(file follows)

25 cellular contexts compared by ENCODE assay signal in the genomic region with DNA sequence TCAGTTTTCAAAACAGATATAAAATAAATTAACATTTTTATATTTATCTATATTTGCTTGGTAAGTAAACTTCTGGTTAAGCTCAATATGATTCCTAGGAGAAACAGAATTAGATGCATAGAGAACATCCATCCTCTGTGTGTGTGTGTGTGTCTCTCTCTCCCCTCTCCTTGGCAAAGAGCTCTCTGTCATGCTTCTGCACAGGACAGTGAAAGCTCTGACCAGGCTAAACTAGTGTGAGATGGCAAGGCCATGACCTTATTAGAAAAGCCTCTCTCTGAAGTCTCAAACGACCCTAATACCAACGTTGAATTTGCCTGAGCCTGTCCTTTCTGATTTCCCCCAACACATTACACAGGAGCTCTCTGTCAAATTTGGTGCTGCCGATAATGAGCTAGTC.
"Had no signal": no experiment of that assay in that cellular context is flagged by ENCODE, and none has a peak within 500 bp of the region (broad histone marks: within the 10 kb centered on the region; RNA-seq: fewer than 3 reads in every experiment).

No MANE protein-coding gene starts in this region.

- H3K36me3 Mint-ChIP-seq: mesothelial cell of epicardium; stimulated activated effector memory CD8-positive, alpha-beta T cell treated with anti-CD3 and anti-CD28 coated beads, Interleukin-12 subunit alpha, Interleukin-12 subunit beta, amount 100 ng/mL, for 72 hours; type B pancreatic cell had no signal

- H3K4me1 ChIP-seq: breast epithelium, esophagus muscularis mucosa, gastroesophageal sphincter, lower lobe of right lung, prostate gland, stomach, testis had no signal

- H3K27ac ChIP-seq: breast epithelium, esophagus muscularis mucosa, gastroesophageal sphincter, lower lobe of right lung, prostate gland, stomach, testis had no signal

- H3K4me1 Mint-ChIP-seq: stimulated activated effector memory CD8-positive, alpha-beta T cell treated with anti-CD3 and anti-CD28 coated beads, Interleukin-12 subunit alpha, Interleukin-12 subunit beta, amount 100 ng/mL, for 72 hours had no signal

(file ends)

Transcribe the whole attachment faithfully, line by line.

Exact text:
25 cellular contexts compared by ENCODE assay signal in the genomic region with DNA sequence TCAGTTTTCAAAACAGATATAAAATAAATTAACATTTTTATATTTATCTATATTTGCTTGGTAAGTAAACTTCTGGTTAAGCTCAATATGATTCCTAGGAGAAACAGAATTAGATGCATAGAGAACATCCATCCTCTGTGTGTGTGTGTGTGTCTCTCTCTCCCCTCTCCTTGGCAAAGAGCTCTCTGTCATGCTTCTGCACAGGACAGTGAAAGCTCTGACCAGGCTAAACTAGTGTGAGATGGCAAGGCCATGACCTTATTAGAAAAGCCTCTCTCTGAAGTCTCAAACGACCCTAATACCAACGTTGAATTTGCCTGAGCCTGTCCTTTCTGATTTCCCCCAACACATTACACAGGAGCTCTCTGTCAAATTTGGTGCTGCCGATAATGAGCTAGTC.
"Had no signal": no experiment of that assay in that cellular context is flagged by ENCODE, and none has a peak within 500 bp of the region (broad histone marks: within the 10 kb centered on the region; RNA-seq: fewer than 3 reads in every experiment).

No MANE protein-coding gene starts in this region.

- H3K36me3 Mint-ChIP-seq: mesothelial cell of epicardium; stimulated activated effector memory CD8-positive, alpha-beta T cell treated with anti-CD3 and anti-CD28 coated beads, Interleukin-12 subunit alpha, Interleukin-12 subunit beta, amount 100 ng/mL, for 72 hours; type B pancreatic cell had no signal

- H3K4me1 ChIP-seq: breast epithelium, esophagus muscularis mucosa, gastroesophageal sphincter, lower lobe of right lung, prostate gland, stomach, testis had no signal

- H3K27ac ChIP-seq: breast epithelium, esophagus muscularis mucosa, gastroesophageal sphincter, lower lobe of right lung, prostate gland, stomach, testis had no signal

- H3K4me1 Mint-ChIP-seq: stimulated activated effector memory CD8-positive, alpha-beta T cell treated with anti-CD3 and anti-CD28 coated beads, Interleukin-12 subunit alpha, Interleukin-12 subunit beta, amount 100 ng/mL, for 72 hours had no signal